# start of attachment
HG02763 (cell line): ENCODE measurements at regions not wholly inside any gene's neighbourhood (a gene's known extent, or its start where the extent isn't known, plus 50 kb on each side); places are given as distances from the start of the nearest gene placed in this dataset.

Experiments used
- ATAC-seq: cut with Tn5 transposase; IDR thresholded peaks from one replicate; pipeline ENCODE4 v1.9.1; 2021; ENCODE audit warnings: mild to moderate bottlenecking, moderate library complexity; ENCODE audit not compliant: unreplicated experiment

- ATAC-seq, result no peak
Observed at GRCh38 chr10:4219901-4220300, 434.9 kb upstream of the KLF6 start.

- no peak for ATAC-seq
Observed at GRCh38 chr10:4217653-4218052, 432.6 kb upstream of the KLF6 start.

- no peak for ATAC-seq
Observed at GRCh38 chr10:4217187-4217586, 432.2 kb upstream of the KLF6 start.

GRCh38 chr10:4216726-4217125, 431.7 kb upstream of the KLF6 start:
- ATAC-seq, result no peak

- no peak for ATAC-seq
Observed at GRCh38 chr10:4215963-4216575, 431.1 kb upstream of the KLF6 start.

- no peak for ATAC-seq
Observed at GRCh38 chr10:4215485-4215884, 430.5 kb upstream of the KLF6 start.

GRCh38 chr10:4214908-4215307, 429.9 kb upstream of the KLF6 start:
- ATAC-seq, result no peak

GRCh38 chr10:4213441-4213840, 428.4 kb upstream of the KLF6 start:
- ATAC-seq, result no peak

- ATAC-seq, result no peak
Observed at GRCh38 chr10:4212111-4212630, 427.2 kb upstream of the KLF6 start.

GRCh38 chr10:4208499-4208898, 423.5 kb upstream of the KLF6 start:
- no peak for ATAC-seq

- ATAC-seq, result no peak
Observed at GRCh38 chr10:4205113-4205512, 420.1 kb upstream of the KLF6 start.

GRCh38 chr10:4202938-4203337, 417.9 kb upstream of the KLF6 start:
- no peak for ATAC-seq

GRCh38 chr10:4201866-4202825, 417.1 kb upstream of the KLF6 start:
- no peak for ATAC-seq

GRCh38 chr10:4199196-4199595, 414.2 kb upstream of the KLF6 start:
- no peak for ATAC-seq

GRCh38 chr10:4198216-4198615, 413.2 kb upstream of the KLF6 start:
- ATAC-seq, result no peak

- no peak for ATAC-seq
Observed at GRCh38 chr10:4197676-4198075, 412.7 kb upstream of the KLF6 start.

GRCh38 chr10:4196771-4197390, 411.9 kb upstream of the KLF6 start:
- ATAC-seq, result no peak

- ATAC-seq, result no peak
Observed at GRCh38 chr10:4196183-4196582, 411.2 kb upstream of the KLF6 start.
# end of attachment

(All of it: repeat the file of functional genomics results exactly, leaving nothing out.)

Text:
HG02763 (cell line): ENCODE measurements at regions not wholly inside any gene's neighbourhood (a gene's known extent, or its start where the extent isn't known, plus 50 kb on each side); places are given as distances from the start of the nearest gene placed in this dataset.

Experiments used
- ATAC-seq: cut with Tn5 transposase; IDR thresholded peaks from one replicate; pipeline ENCODE4 v1.9.1; 2021; ENCODE audit warnings: mild to moderate bottlenecking, moderate library complexity; ENCODE audit not compliant: unreplicated experiment

- ATAC-seq, result no peak
Observed at GRCh38 chr10:4219901-4220300, 434.9 kb upstream of the KLF6 start.

- no peak for ATAC-seq
Observed at GRCh38 chr10:4217653-4218052, 432.6 kb upstream of the KLF6 start.

- no peak for ATAC-seq
Observed at GRCh38 chr10:4217187-4217586, 432.2 kb upstream of the KLF6 start.

GRCh38 chr10:4216726-4217125, 431.7 kb upstream of the KLF6 start:
- ATAC-seq, result no peak

- no peak for ATAC-seq
Observed at GRCh38 chr10:4215963-4216575, 431.1 kb upstream of the KLF6 start.

- no peak for ATAC-seq
Observed at GRCh38 chr10:4215485-4215884, 430.5 kb upstream of the KLF6 start.

GRCh38 chr10:4214908-4215307, 429.9 kb upstream of the KLF6 start:
- ATAC-seq, result no peak

GRCh38 chr10:4213441-4213840, 428.4 kb upstream of the KLF6 start:
- ATAC-seq, result no peak

- ATAC-seq, result no peak
Observed at GRCh38 chr10:4212111-4212630, 427.2 kb upstream of the KLF6 start.

GRCh38 chr10:4208499-4208898, 423.5 kb upstream of the KLF6 start:
- no peak for ATAC-seq

- ATAC-seq, result no peak
Observed at GRCh38 chr10:4205113-4205512, 420.1 kb upstream of the KLF6 start.

GRCh38 chr10:4202938-4203337, 417.9 kb upstream of the KLF6 start:
- no peak for ATAC-seq

GRCh38 chr10:4201866-4202825, 417.1 kb upstream of the KLF6 start:
- no peak for ATAC-seq

GRCh38 chr10:4199196-4199595, 414.2 kb upstream of the KLF6 start:
- no peak for ATAC-seq

GRCh38 chr10:4198216-4198615, 413.2 kb upstream of the KLF6 start:
- ATAC-seq, result no peak

- no peak for ATAC-seq
Observed at GRCh38 chr10:4197676-4198075, 412.7 kb upstream of the KLF6 start.

GRCh38 chr10:4196771-4197390, 411.9 kb upstream of the KLF6 start:
- ATAC-seq, result no peak

- ATAC-seq, result no peak
Observed at GRCh38 chr10:4196183-4196582, 411.2 kb upstream of the KLF6 start.